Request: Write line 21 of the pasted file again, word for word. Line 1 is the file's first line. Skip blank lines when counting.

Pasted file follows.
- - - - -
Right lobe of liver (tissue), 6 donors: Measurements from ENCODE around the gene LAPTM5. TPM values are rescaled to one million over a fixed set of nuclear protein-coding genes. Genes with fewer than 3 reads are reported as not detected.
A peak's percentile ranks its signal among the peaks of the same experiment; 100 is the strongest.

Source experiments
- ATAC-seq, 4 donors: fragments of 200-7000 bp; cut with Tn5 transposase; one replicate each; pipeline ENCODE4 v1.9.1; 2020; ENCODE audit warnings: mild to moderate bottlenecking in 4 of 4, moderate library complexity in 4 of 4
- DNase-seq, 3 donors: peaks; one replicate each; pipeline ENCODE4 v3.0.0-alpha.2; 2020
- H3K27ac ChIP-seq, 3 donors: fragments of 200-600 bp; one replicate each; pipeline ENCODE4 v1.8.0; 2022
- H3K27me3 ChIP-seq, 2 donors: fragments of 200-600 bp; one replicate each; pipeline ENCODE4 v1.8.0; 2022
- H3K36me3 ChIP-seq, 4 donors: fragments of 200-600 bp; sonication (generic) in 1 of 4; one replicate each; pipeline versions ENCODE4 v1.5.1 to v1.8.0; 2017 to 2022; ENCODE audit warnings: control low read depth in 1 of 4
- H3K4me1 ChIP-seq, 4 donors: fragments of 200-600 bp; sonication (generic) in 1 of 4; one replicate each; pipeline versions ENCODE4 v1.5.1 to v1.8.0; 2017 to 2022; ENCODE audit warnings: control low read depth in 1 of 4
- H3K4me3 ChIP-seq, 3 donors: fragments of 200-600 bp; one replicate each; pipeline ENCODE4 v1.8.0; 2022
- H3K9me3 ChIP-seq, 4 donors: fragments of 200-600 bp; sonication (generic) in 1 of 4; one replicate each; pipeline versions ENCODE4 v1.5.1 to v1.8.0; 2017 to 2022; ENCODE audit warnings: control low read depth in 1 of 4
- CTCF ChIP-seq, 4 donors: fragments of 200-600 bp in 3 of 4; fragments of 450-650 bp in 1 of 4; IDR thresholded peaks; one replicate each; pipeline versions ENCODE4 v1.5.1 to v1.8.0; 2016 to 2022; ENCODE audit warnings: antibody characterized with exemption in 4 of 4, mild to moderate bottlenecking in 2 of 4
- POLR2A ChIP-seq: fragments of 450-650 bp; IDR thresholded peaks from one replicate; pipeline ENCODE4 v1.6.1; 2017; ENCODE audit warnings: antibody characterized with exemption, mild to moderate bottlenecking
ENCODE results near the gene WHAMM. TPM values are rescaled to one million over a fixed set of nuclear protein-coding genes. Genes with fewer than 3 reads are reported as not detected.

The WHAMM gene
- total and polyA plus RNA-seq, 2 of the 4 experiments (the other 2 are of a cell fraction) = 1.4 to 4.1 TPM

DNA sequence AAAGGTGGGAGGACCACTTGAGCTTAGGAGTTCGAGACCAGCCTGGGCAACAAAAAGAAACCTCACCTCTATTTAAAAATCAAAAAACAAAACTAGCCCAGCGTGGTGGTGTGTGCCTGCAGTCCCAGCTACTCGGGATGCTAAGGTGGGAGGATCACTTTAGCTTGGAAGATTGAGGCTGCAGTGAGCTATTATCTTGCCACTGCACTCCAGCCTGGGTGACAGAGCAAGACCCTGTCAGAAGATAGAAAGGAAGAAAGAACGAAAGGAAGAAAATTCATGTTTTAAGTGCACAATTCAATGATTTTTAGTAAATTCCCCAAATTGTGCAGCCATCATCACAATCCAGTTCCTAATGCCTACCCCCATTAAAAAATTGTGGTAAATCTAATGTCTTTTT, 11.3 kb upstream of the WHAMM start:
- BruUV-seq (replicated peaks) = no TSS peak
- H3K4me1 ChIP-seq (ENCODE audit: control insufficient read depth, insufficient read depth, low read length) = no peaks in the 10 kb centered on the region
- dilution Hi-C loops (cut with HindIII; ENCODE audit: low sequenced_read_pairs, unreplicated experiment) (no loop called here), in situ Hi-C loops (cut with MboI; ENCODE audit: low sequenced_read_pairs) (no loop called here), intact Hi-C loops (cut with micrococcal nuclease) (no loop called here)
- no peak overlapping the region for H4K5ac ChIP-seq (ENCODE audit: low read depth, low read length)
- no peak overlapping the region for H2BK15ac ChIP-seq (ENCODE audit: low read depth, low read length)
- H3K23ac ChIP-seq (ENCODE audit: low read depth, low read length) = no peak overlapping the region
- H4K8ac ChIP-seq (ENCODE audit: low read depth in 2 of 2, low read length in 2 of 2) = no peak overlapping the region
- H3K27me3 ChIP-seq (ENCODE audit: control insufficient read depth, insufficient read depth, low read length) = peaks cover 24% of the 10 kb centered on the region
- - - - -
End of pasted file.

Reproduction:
- no peak overlapping the region for H4K5ac ChIP-seq (ENCODE audit: low read depth, low read length)